Kat Dennings was living the dream of many an up-and-coming Hollywood actress. In the hit CBS sitcom "2 Broke Girls," Dennings starred as Max, a wisecracking waitress in a downscale Brooklyn diner, a character who showcased her offbeat charisma and sharp comic timing.
While Dennings was grateful, the journey had its share of ups and downs, mostly fueled by controversies over the show's raunchy humor and its depiction of minority characters. By the time "2 Broke Girls" concluded its six-season run in 2017, Dennings was ready for the ride to be over.
"By the end, I just wanted to burn that waitress uniform," she says. "Not that there's anything wrong with the show. I'm very proud of it. But going forward, I needed to do something that was the polar opposite. I would have played a reanimated corpse if I could."
Her new project, Hulu's "Dollface," finds her very much alive but not particularly well, portraying a character who's more heartbroken than broke. She plays Jules, a young woman devastated when her longtime boyfriend abruptly dumps her. Her remedy is to reconnect with the female friends she abandoned during the relationship. The result is relentlessly awkward and comedic.
The series, which premieres Friday, is a departure from traditional romantic comedies, in which a suddenly single woman launches a desperate hunt for the next Mr. Right.
"We've seen breakups a million times in rom-coms, and the girl is always searching for another guy," says Dennings, dressed in an all-black ensemble with her hair in a high ponytail as she sits in a conference room at Hulu's Santa Monica headquarters. "Here, the breakup happens and the person sees that their friends are gone. So instead of her going for another romance, the rekindling is between the friends. I think it's kind of a fresh take."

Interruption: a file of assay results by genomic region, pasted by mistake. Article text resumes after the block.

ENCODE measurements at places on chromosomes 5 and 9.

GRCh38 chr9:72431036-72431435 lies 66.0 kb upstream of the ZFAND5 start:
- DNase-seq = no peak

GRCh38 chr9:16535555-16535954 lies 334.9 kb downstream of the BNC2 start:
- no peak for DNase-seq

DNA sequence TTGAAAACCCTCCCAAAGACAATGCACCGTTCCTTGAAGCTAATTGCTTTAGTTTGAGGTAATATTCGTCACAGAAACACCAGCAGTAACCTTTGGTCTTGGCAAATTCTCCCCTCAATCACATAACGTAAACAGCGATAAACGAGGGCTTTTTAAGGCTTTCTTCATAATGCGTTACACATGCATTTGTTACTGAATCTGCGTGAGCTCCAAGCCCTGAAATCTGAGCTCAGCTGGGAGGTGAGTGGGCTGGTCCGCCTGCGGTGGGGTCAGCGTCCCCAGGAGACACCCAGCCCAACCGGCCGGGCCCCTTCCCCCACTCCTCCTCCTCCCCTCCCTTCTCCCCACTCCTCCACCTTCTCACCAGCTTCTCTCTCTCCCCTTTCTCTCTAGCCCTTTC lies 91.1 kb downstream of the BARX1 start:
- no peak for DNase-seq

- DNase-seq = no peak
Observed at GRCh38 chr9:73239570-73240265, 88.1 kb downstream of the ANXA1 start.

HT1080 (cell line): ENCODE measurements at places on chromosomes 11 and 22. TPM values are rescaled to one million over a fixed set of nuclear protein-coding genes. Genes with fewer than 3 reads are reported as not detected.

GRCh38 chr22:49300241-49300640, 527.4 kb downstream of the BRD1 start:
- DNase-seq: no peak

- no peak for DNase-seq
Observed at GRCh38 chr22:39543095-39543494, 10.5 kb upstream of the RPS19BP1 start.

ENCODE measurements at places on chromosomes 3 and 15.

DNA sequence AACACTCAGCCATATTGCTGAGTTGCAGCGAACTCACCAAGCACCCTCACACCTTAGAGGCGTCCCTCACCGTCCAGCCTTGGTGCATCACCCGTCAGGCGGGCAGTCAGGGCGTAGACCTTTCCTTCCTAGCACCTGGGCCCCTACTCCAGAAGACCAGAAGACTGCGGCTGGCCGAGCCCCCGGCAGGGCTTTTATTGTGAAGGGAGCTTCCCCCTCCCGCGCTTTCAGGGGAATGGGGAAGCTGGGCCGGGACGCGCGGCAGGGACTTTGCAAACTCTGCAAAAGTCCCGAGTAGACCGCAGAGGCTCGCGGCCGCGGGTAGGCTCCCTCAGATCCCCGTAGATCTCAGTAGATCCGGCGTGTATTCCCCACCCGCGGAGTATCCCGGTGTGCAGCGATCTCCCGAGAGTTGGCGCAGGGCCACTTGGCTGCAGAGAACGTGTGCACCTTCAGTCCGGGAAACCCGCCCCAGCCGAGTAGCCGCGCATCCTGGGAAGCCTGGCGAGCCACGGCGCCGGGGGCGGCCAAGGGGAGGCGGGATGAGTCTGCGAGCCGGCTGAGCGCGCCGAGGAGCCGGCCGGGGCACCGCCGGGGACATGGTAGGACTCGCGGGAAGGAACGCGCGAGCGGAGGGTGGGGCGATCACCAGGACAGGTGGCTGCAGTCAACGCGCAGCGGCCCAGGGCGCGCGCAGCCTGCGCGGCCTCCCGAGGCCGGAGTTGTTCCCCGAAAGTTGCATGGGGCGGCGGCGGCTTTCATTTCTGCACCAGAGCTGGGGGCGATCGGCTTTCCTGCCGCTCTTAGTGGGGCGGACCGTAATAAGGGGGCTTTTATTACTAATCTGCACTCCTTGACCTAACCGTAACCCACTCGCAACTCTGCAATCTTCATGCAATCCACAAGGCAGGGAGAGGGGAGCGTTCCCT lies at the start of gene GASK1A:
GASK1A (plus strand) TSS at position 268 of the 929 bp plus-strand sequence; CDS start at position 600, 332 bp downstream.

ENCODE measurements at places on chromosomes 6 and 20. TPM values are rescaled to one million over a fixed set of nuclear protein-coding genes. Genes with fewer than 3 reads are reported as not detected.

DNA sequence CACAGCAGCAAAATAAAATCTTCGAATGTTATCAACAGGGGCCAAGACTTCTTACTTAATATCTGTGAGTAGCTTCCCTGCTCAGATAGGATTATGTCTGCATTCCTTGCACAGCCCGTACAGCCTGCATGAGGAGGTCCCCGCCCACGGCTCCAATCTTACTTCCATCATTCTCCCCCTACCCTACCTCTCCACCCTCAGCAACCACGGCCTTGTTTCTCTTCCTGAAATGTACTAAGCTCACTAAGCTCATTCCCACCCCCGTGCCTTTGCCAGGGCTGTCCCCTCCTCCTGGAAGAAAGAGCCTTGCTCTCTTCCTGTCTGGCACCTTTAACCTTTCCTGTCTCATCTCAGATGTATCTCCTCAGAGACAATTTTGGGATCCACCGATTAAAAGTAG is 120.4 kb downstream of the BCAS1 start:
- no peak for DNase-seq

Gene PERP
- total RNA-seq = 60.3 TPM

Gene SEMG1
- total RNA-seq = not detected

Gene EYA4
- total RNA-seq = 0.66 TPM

"Dollface" also puts the actress in uncomfortably familiar personal territory: The title was inspired by a pet name an ex-beau called her. Like Jules, she hated the name.
"I've been through this thing where you're so in love that you forget yourself," Dennings says. "I'm guilty of being completely swept up and ignoring everything around me. It's no one's fault. I just feel like it happens to everyone to some extent. Maybe I'm a little more intense about it. I've been working on it. I'm 33 now, so I'm a little better at it."
Although Dennings is revisiting some painful touchstones in "Dollface," she is playful and upbeat as she discusses the series, celebrating a sense of freedom and dark-humored tone that are worlds away from the formulaic joke-fest of "2 Broke Girls." "Dollface" was developed by Oscar nominee Margot Robbie's production company LuckyChap Entertainment.
Says Dennings with a chuckle, "I've been Jules, and it's unpleasant. It kind of sucked to revisit it as an actress. It made me feel my progress and my lack of progress at the same time. Like, 'What painful thing can I revisit and exploit and make myself really miserable?'"